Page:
Spooky was drifting off toward the mountains as the expended flare canisters impacted on the ground. I wondered if the mini-guns had targets or just some special Christmas present for the VC? The flares had ruined our night vision, so blackness enveloped us as the steady rain continued to assault our senses. Sirens wailed and the radio squawked, “Incoming! Take cover!” and that answered my question of targets. We hunkered down behind the sandbags as we had clearly heard the mortar shells’ distinct thump, thump, thump as they burst from their tubes. We held our breath as we anticipated the impacts. In the distance, the alert siren wailed as counter batteries searched for the source. Ear-splitting explosions tore into the darkness as three mortar shells — crump, crump, crump — landed in quick succession.
We waited for another volley but nothing but silence ensued. I noted that Spooky had turned to and was on the scene, once again kicking flares and spraying arcs of airborne mayhem. We anxiously wondered if any of the mortar rounds had found a target, but flames coming from the Army helicopter pads answered that. Later we would learn that two Army Hueys got lit up, but thankfully nobody was killed or injured. We also learned that the mortar rounds were just a diversion as sappers had penetrated the Army defenses and destroyed the helicopters with satchel charges. I wondered why the sappers always picked on the Army? We liked to think it was because they knew we would kick their a– if they attempted to come through our wire.
It was 0300 when the Comm/Plotter notified us that the Major and the Chaplain were visiting posts with coffee and Christmas goodies. We were so far out in the boonies that they seldom got this far but we didn’t care much for company anyway. At 0415, the SAT team pulled up and told us to put away all the unauthorized stuff because Santa was a couple of posts down the line. The only thing I had that was not authorized was my little transistor radio, so I made sure it was out of sight. A light flashed from the bunker on our right and that told us we were next in line. Sure enough, a jeep came roaring through the mud to our position. The lights flicked on and off with the proper sign and we allowed it to approach without challenging. I always thought challenging vehicles here was stupid because no VC had a jeep.
Looking uncomfortable and ill at ease, there were the Major and the Chaplain, both in rain gear. They dismounted the vehicle and entered the bunker to get out of most of the rain. “Airman Jones Reports Delta 16 all secure, sir!”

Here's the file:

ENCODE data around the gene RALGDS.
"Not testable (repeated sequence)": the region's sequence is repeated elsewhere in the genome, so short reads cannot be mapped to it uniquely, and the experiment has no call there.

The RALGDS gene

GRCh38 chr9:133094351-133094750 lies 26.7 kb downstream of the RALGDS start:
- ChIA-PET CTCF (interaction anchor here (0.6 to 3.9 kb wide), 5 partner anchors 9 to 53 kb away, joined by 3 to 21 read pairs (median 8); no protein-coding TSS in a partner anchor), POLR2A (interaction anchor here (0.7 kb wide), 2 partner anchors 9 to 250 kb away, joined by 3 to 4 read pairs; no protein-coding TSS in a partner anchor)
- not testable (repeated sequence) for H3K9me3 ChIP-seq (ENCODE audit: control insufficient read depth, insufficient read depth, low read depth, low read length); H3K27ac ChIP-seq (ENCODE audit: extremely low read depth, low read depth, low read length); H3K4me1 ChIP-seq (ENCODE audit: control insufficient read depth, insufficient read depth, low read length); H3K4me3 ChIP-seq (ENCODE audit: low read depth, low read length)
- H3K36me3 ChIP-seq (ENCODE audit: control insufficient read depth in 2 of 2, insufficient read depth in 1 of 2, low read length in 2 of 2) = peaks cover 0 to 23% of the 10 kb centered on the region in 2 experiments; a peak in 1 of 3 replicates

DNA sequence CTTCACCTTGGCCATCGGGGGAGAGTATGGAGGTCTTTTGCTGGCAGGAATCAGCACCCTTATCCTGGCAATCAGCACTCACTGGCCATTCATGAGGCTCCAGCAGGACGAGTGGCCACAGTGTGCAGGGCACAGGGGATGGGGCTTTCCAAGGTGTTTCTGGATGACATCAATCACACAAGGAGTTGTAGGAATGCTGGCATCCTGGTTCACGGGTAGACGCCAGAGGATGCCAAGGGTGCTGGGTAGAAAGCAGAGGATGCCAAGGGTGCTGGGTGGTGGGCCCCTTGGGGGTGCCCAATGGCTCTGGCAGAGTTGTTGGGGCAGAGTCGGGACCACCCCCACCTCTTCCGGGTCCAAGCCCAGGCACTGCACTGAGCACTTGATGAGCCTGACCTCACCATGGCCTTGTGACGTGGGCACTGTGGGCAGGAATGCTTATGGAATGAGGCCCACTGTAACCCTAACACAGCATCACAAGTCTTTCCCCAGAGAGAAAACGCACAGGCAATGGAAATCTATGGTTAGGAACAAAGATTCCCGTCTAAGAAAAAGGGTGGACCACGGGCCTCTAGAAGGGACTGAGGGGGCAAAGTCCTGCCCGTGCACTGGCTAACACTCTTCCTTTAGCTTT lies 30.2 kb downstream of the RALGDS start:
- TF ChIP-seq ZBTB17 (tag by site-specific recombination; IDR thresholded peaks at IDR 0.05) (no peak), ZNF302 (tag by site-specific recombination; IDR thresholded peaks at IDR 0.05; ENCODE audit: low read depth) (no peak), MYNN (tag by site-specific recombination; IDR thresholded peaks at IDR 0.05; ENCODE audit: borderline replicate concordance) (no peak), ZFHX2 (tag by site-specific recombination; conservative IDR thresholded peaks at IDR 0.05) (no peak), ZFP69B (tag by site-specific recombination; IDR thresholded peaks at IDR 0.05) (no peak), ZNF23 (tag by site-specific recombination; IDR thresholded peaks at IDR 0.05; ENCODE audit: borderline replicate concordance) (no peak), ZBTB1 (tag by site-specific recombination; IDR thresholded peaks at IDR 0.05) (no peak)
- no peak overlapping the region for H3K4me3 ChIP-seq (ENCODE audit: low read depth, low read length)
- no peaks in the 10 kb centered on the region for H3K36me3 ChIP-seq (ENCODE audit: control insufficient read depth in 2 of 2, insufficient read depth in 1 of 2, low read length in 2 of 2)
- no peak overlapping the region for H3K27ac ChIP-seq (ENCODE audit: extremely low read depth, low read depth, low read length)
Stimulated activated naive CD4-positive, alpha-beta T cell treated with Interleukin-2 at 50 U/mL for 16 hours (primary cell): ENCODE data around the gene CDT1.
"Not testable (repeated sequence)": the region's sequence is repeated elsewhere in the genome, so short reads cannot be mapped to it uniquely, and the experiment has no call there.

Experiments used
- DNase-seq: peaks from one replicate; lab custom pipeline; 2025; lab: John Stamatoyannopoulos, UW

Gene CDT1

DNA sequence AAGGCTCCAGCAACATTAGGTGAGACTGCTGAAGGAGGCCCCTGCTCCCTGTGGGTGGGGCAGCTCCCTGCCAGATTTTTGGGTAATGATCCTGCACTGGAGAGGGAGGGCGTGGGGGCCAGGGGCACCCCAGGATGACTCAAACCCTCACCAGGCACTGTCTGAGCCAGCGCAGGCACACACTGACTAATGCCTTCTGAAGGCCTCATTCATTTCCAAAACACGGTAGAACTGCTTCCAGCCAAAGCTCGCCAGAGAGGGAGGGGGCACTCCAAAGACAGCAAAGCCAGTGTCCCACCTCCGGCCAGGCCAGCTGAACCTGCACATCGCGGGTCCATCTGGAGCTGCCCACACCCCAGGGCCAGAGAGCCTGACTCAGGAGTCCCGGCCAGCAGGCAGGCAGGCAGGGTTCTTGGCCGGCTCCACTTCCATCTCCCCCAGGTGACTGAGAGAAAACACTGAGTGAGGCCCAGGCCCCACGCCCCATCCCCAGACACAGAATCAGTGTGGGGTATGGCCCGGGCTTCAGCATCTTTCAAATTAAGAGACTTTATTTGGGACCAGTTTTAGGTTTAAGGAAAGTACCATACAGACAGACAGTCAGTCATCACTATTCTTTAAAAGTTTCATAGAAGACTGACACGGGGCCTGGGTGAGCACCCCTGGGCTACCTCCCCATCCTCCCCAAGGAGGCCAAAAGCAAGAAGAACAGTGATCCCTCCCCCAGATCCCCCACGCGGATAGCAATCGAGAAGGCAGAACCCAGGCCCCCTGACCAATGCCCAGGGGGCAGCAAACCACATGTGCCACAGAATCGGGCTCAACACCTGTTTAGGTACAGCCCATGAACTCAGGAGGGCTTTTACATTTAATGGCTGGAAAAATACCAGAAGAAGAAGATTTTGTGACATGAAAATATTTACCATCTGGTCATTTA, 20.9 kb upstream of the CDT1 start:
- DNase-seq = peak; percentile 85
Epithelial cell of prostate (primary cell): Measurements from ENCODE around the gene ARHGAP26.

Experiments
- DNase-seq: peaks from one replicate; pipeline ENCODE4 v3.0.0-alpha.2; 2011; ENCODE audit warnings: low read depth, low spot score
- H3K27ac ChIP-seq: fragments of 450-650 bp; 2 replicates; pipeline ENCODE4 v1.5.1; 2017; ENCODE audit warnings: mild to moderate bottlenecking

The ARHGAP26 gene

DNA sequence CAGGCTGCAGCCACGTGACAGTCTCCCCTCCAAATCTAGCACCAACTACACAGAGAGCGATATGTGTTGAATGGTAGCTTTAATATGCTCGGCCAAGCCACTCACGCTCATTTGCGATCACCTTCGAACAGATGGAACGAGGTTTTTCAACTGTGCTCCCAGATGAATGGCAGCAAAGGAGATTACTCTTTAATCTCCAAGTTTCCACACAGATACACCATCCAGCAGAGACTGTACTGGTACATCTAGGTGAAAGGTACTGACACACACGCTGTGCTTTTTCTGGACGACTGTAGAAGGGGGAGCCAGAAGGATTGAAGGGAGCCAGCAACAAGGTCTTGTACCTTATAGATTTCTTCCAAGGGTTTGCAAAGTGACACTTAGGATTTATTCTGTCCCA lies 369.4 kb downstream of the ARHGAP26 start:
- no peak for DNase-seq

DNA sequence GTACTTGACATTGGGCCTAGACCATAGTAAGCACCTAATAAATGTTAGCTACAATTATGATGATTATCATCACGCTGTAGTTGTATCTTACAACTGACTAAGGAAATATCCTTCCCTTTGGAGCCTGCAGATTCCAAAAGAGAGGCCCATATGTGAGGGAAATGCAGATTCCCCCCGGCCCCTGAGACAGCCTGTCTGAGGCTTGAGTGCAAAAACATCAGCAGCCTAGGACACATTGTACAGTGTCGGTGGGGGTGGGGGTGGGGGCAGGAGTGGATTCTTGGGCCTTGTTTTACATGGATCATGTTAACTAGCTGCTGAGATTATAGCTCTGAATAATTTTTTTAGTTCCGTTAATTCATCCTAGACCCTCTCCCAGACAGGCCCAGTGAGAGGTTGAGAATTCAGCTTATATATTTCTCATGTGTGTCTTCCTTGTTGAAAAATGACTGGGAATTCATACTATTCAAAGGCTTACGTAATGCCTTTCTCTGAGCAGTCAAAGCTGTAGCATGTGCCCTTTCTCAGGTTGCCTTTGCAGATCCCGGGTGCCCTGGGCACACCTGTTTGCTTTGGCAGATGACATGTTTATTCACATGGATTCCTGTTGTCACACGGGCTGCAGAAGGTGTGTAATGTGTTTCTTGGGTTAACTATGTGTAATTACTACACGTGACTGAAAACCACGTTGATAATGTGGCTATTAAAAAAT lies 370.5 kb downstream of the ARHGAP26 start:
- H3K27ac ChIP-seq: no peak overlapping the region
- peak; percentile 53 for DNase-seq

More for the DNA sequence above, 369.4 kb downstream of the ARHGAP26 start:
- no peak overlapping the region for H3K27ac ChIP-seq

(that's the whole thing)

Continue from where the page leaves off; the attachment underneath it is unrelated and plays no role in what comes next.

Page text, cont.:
“It is Christmas Eve so we can dispense with that,” said the Major. “Merry Christmas, men. We have hot coffee and chocolate for you and some treats from the mess hall. Help yourselves. “How are you all doing tonight?”
“Business as usual sir.”
“Any damage from the mortars?”
“No, the mortars were off target and hit nothing, but sappers got two of the army choppers. We think the mortars were just a diversion.”
The Chaplain asked us about our families and told us how much the base counted on us to keep them secure. He then produced some Christmas cards sent from children to the soldiers in Vietnam. They were unopened and he asked each of us to take one. “Well, Merry Christmas, men, and enjoy the fantastic Christmas dinner the mess hall is preparing.” I thought, damn if I will be staying up and waiting in line after a twelve-hour mid, as the jeep disappeared down the road.
So we settled in for the remainder of the long dark night, watching Spooky dropping flares and working out the mini-guns, and wondering if Charlie had any more Christmas surprises in store for us. However, the night passed without any further activity.
Thankfully, the rains had ceased and the eastern sun hurt our eyes as it rose into the sky. Relief rolled around and an hour later we had turned in our equipment and were in the hooch. I looked at my rack and it was inviting me to join it. As I climbed into the rack, I remembered the card the Chaplain left us and decided to open it.
Thank you for my freedom and for fighting for me. I will be spending Christmas with my family safe because of soldiers like you. I hope your family has a Merry Christmas and I am sorry you cannot be home. I hope you do not get killed and that you can be with them next Christmas. My older brother Bill was in Vietnam and died at some place called Ia Drang and my mom and dad have been very sad ever since and so have I. I hope your mom and dad don’t have to be that way. When I grow up maybe I will be a soldier like my big brother was. Thank you for protecting us and Merry Christmas to all the soldiers.
My eyes misted up on me as I crawled into the rack and I thought in comparison to a lot of people, I have a lot to be thankful for. I made a mental note to write back to Eddie with how I spent my Christmas Eve with my brothers and how much I appreciated what his brother gave for us. I hoped all Americans appreciate the sacrifices being made for them, but from what I saw on the news I doubted it. The Vietnam War was grinding on and the worst was yet to come.